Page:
Supreme Court: “If you cannot provide solutions – the barrier must be moved”

Courtroom in Israel’s High Court (The Judicial Authority)

Supreme Court justices yesterday (4.5.04) criticized the IDF procedures governing the opening of access points in the separation barrier to allow the supervised passage of Palestinian residents whose access to agricultural land, workplaces, educational institutions, health services, family and a long list of other vital services is prevented by the barrier. The criticism was voiced during the second hearing of the petition that was initially submitted last December by ACRI Attorney Fatmeh El-A’jou on behalf of five residents of four villages of the area between Tulkarm and Qalqilya. The residents were cut off from their source of livelihood and other vital services, and were prevented from leading a normal life by the limited number of access points and their restricted opening hours. Despite a number of promises to ease the situation by the Attorney General, almost nothing has changed on the ground and the impact on the residents is still severe.

At the conclusion of the petition’s court hearing, Chief Justice Aharon Barak vindicated Attorney El-A’jou’s argument and advised representatives of the army and the Attorney General’s office that, “If you cannot provide solutions to the opening hours of the separation barrier (gates), then the barrier has to be moved”. He also criticized the state agencies mode of operation regarding this issue: “One does not build a barrier before resolving these problems! First you solve the problems and then you build the barrier. We are talking about human beings here”. The justices issued a 45-day period for both sides to come to an agreed solution that will enable the residents of the villages to carry on a normal life and work their fields.

The petition was submitted on behalf of four villages, three of which, Jayyus, Falamya and Far’un, are situated to the east of the barrier whose route cuts them off from the majority of their fields and water sources which are to the west of the barrier. The fourth village, Khirbet Jubara, remains on the west side and is cut off from the rest of the West Bank making it almost impossible to maintain their livelihood or for the children to reach their schools. In order to enable the residents to reach their fields, schools, hospitals, and other vital services, a series of gates had to be opened to allow residents with the appropriate permits to pass through them. In reality, Attorney El-A’jou explains, the gates are open for a very short period of time, erratically, in some cases are not opened at all, are difficult to reach and do not allow resident’s to maintain their daily life. Various commitments by state agencies to ease the situation also proved useless especially as many of them are not even implemented. Take for example the promised opening of the gate three times a day for at least an hour in the village of Jayyus to allow the passage of agricultural workers to their fields, in reality there is no regularized opening of the gate and when it is open it is for a period of 15 to 20 minutes.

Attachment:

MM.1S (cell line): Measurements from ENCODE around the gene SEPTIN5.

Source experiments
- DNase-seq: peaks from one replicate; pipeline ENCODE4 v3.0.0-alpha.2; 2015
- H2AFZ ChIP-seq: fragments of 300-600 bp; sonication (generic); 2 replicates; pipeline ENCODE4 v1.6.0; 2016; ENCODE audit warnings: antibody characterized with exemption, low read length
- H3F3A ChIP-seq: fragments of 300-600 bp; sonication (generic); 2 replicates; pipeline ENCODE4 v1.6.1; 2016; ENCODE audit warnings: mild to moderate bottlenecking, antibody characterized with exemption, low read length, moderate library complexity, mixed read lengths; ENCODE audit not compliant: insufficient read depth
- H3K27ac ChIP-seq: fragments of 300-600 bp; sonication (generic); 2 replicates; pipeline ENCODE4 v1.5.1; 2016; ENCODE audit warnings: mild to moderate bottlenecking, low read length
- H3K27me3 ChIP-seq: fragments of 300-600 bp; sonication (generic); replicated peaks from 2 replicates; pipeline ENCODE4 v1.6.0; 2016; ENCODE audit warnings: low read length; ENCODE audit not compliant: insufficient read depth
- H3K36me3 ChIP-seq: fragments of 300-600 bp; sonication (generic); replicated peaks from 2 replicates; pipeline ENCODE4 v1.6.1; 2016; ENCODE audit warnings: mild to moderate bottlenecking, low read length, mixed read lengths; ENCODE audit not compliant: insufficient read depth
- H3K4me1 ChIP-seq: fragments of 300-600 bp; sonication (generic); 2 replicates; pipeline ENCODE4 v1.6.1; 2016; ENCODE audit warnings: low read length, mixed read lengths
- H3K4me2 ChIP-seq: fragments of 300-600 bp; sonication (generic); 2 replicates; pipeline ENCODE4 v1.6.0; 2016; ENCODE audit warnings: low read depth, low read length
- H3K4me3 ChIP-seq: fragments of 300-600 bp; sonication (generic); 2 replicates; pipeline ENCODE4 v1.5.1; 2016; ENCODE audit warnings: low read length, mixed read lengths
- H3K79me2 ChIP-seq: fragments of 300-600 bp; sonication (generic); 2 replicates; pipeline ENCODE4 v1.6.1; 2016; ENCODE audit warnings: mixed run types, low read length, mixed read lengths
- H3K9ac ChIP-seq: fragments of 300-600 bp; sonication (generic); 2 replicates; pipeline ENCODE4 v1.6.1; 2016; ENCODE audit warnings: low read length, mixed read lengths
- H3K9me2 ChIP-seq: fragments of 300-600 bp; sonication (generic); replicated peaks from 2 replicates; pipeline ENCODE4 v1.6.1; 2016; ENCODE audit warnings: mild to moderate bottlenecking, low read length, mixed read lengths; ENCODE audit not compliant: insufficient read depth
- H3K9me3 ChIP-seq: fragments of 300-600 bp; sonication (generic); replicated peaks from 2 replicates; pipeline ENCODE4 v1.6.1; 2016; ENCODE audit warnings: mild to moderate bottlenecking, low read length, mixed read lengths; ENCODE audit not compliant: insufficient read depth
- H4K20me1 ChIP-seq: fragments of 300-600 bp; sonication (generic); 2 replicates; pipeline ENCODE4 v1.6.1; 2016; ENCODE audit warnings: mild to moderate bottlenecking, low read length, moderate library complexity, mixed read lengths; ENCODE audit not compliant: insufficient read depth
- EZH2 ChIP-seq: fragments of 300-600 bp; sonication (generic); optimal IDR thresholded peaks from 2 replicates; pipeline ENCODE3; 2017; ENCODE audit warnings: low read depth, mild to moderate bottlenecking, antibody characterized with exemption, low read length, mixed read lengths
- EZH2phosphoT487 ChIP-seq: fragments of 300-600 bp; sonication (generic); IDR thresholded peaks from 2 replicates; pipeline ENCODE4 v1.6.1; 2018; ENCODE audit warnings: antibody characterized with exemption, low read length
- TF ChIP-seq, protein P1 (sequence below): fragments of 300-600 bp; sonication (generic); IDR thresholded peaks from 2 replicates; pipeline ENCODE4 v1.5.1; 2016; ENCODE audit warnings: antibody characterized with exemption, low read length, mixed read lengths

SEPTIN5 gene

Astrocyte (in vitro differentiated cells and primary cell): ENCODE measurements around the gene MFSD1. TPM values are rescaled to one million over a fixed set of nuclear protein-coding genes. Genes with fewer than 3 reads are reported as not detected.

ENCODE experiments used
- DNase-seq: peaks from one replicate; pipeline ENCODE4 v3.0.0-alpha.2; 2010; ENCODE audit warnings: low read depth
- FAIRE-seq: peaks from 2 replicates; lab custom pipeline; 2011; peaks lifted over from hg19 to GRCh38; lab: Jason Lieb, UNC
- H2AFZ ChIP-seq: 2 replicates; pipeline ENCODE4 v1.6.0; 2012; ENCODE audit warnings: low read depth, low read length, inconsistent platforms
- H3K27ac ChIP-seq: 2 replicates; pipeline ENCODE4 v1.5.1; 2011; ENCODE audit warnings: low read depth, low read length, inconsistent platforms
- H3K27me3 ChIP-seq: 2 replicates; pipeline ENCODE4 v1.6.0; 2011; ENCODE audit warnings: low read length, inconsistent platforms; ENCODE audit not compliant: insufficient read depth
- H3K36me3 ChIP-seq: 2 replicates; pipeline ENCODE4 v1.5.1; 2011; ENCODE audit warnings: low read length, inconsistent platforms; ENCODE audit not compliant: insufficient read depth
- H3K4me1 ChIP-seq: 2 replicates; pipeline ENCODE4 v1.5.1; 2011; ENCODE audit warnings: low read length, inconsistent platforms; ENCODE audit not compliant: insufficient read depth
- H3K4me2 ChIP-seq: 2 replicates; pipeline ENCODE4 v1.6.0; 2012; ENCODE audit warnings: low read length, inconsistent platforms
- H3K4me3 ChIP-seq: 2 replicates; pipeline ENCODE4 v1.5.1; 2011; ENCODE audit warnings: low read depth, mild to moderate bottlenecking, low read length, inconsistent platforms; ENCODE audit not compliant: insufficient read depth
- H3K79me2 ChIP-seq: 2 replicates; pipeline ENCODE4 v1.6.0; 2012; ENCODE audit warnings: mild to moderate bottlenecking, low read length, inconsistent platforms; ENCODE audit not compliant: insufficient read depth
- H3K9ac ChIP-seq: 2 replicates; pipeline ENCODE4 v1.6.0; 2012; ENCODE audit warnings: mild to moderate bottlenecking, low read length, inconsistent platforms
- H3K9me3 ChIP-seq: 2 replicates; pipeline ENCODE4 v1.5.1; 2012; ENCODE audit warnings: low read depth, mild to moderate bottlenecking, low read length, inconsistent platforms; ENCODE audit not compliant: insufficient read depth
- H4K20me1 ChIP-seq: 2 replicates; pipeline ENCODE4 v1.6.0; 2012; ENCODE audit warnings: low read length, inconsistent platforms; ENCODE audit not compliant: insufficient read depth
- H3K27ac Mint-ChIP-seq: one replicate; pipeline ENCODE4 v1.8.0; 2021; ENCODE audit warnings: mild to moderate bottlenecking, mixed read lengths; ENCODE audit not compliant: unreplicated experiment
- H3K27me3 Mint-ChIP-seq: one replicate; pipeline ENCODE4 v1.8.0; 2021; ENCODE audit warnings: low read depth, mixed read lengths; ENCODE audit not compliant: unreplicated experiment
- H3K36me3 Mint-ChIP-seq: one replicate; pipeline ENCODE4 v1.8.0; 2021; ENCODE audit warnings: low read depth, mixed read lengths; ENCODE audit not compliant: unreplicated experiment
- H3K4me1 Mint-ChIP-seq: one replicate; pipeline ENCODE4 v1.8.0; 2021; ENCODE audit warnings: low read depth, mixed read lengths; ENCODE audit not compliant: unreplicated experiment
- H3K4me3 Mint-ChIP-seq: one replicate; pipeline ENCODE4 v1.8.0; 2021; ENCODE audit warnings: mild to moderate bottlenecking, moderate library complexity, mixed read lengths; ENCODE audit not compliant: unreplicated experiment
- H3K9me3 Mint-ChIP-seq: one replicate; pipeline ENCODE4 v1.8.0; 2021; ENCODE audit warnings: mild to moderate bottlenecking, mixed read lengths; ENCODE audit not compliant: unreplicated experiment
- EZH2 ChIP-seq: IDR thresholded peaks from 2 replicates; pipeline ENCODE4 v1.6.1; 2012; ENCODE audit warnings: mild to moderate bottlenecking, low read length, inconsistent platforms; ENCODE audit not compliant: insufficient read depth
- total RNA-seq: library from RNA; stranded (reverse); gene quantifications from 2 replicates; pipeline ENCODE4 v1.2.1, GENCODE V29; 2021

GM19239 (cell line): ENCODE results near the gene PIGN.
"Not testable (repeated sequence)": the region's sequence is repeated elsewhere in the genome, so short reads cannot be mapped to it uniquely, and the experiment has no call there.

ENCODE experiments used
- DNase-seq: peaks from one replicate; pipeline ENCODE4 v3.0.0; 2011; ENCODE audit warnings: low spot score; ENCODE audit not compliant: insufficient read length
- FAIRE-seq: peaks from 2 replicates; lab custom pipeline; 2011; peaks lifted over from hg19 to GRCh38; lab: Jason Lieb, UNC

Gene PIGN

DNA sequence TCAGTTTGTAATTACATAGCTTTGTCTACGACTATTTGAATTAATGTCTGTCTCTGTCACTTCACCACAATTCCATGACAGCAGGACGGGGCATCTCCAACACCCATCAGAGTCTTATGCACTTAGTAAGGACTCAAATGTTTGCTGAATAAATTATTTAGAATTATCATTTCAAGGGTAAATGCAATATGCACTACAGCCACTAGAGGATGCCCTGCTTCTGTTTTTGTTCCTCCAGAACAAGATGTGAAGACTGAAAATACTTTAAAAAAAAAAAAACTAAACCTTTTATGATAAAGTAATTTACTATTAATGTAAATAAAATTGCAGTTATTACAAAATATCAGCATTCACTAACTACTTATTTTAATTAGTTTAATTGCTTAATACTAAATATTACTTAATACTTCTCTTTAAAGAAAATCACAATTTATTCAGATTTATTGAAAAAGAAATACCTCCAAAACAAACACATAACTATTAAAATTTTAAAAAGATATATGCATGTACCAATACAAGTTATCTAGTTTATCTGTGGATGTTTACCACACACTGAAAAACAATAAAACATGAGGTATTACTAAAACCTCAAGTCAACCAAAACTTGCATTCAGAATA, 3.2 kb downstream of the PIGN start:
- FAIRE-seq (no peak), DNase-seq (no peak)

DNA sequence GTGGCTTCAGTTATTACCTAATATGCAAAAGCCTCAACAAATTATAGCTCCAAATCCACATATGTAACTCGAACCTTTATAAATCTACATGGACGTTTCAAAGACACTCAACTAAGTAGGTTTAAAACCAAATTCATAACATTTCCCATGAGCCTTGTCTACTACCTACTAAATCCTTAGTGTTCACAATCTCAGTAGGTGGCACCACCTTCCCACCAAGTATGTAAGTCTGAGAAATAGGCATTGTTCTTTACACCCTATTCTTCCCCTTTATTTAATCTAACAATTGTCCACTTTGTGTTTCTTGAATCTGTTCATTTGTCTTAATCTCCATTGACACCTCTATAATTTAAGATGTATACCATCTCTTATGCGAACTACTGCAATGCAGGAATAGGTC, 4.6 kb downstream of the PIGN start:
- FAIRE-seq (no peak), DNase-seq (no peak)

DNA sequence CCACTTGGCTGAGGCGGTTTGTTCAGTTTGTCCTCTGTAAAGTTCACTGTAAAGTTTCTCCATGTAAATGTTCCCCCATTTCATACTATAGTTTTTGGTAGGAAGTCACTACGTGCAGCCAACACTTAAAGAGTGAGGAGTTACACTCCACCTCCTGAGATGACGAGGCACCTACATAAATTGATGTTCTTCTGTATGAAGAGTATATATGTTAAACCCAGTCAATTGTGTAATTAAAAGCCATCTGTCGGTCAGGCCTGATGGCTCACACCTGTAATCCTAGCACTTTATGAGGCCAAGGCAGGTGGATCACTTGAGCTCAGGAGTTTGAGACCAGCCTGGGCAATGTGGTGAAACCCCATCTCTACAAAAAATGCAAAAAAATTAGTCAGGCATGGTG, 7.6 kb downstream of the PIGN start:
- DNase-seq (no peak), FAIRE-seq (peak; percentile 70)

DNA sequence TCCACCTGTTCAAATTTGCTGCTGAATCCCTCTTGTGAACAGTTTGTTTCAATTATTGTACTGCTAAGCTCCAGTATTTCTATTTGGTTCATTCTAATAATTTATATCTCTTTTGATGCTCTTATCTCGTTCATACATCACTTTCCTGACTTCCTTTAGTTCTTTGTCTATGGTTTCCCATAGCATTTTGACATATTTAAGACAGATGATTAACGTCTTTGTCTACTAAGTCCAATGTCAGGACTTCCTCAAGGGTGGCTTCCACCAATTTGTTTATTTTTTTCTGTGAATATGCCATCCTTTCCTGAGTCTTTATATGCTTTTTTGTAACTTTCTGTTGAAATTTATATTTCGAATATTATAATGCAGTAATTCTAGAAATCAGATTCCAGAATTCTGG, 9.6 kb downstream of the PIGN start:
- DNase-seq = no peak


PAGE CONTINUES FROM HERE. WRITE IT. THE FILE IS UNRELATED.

Attorney El-A’jou states in the petition that there is no possible justification for the complete paralysis of the civilian population’s daily life, and their imprisonment in enclaves that cut them off from their social and family ties, agricultural land, commercial centers, sources of livelihood, educational institutions, public services, and critical access to medical care, with the claim that it is the only effective balance that can be struck to address Israel’s security concerns. The IDF did not consider the level of the impact on the civilian population, especially when taking into account that the situation is permanent and not a passing phenomenon. As a result of the IDF policy of closing the gates, the villages have become like prisons with the IDF acting as prison guards who decide when and for how long to open the gates with no consideration whatsoever for the needs of the residents. These factors are also likely to increase the level of frustration, anger, poverty, unemployment, tension and hatred. The petition also notes that the army could achieve their aim of preventing the entry of individuals intending to carry out attacks, while at the same time minimizing the disruption of the local civilian population. The IDF policy on this issue takes the form of collective punishment, something that is prohibited by international law, and contradicts the army’s clear commitments made before the Supreme Court. Accordingly, the petition calls on the Supreme Court justices to order the IDF to open the gates along the full length of the separation barrier in such a way as to allow the regularized passage of residents through them with their vehicles and their agricultural equipment.

It should be noted that this petition is one of four that were submitted to the Supreme Court by ACRI to address the issue of the separation barrier. All the petitions are at various stages of consideration within the court system.

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